Therefore also it was reckoned to him as righteousness refers back to verse 16 (verses 17-21 were parenthetical outlining the Faith-Rest Technique). The Greek verb “logizomai” for reckoned means to credit to someone’s account or to impute. Verse 16 said that Abraham believed God and it was his faith that was credited to him as righteousness. Possessing God’s righteousness sets up a potential for greater divine blessings (every believer receives some blessing from God even if they are not growing spiritually). Capacity in the soul, which can be defined as maximum doctrine resident in the soul at maturity, means that God can bless you to a greater extent.
Potential for greater blessings simply requires faith in Christ to receive divine righteousness. Capacity, however, requires the daily intake and application of Bible doctrine over a period of time. At maturity the believer has the capacity both to appreciate the source plus the variety of blessings from that source. Blessings from God would be meaningless without having the capacity for those blessings. Since the justice of God is fair, He never gives us the blessing without the capacity for that blessing. Only a maturing believer possesses the capacity for life, for happiness, for love and for blessing from the justice of God.
Now not for his sake was it written, that it was reckoned to him means Abraham is a pattern for all believers beginning at salvation and continuing into the stages of spiritual maturity. Abraham is not only the father of the Jewish nation he is the father of all believers who come after him in a spiritual sense.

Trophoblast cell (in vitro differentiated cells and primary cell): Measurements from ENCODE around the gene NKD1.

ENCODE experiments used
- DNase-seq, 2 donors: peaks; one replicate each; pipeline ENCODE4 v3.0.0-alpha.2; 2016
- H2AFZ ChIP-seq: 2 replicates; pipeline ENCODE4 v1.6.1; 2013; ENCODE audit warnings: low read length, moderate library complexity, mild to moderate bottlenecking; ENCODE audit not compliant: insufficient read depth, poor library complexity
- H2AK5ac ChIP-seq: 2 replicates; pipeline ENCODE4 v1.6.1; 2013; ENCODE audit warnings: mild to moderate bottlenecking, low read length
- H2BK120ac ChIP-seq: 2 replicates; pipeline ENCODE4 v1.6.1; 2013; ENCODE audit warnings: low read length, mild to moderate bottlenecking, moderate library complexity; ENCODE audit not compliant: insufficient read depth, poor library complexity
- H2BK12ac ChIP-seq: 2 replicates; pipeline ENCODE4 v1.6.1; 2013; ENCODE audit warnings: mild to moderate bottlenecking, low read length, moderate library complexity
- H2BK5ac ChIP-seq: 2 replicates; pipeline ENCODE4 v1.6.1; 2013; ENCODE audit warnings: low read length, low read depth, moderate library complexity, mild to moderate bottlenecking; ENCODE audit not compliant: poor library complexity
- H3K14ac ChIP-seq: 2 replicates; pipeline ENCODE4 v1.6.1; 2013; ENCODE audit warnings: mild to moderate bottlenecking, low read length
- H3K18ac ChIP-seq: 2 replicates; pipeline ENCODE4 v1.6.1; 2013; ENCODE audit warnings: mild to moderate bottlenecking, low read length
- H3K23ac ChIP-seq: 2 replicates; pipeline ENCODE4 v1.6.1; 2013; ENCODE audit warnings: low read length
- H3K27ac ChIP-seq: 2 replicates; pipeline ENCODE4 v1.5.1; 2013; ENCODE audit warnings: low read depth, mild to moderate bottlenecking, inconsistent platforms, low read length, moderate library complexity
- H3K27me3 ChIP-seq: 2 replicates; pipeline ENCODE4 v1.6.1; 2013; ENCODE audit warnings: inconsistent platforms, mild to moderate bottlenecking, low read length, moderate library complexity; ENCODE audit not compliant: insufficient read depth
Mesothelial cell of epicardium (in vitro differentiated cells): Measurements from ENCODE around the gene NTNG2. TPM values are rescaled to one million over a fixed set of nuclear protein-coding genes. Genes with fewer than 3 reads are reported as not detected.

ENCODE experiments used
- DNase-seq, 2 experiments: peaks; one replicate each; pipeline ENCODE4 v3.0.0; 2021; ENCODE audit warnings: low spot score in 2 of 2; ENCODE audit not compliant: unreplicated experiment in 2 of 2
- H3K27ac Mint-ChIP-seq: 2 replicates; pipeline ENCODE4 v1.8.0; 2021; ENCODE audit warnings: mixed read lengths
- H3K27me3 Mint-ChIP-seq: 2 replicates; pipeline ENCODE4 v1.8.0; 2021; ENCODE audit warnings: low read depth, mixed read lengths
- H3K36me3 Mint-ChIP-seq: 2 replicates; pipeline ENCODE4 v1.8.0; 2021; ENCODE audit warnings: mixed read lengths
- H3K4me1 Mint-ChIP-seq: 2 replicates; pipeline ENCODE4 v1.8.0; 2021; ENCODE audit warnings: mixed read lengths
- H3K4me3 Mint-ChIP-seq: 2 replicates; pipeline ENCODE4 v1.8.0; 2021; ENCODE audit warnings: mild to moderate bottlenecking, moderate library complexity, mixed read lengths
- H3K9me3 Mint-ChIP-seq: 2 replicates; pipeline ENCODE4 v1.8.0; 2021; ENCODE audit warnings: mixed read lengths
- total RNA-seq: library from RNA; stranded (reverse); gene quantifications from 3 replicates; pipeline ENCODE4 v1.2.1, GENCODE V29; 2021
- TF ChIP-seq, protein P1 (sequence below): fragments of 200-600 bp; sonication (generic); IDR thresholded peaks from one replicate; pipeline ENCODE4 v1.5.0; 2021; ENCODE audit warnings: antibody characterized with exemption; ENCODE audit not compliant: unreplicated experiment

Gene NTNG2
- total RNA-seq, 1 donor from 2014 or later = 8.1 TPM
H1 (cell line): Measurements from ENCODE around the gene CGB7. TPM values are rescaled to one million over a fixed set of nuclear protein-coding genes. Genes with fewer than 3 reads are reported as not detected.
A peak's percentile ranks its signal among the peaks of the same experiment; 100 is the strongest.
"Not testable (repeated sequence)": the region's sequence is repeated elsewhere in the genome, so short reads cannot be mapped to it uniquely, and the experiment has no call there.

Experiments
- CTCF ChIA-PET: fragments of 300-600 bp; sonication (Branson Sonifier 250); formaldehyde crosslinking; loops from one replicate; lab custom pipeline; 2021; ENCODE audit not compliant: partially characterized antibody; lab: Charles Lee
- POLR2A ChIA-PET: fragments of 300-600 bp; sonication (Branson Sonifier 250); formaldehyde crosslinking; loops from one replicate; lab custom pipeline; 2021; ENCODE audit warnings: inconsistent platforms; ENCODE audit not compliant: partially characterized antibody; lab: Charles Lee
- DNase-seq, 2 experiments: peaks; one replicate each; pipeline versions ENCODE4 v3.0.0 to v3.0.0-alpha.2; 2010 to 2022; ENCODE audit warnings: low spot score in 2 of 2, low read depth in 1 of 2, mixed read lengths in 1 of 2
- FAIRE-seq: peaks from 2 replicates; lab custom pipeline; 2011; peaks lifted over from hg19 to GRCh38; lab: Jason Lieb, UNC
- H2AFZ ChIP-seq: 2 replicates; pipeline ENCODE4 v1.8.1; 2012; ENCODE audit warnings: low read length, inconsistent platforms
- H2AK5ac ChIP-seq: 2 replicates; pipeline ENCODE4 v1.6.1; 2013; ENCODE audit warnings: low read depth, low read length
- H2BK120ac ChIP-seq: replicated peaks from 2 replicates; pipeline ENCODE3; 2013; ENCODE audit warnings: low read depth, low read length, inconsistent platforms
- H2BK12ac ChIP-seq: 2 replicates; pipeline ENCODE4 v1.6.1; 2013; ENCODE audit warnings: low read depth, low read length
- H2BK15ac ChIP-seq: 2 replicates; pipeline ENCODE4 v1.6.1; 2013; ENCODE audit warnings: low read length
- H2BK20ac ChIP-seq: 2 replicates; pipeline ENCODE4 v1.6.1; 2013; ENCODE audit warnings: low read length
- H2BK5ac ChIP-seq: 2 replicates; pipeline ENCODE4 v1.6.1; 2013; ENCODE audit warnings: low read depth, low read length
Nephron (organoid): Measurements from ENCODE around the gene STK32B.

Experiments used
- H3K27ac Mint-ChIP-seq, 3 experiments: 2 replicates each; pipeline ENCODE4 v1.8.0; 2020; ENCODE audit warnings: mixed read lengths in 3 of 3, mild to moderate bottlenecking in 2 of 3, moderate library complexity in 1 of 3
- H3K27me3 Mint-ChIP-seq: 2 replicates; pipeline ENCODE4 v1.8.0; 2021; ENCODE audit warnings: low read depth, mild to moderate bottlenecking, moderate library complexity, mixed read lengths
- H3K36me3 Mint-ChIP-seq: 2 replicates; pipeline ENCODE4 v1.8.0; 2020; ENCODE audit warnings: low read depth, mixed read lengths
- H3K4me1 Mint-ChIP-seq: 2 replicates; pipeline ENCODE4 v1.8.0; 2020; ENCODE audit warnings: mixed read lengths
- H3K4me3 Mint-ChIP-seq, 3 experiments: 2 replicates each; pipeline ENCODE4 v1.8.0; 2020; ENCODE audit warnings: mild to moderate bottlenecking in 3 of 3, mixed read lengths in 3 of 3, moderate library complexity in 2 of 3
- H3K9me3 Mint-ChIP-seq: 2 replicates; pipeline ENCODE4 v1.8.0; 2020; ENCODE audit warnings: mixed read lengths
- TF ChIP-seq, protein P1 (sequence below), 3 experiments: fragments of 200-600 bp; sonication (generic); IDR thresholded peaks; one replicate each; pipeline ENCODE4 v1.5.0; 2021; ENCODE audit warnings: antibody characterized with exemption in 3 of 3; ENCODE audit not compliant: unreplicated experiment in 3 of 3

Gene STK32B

But for our sake also, to whom it will be reckoned, as those who believe in Him who raised Jesus our Lord from the dead. Why does it say here to believe on Him who raised Jesus our Lord? The object of faith being God the Father is also found in John 5:24. In each case the object is God the Father. The object of faith in salvation is elsewhere and universally declared to be the Lord Jesus Christ. (Acts 4:12) However, what these passages really say is that believing in Christ is tantamount to believing in God the Father who sent Christ, who judged our sins when Christ was bearing them on the Cross and raised Christ again from the dead. So when you believe in Christ, in effect you also believe in the Father.
He who was delivered up because of our transgressions, and was raised up because of our justification. The Lord Jesus Christ had to be delivered over to judgment because of all three categories of our sin (Adam’s original sin, inherent sin and personal sin). He was resurrected because justification was accomplished at the Cross. Justification was accomplished first.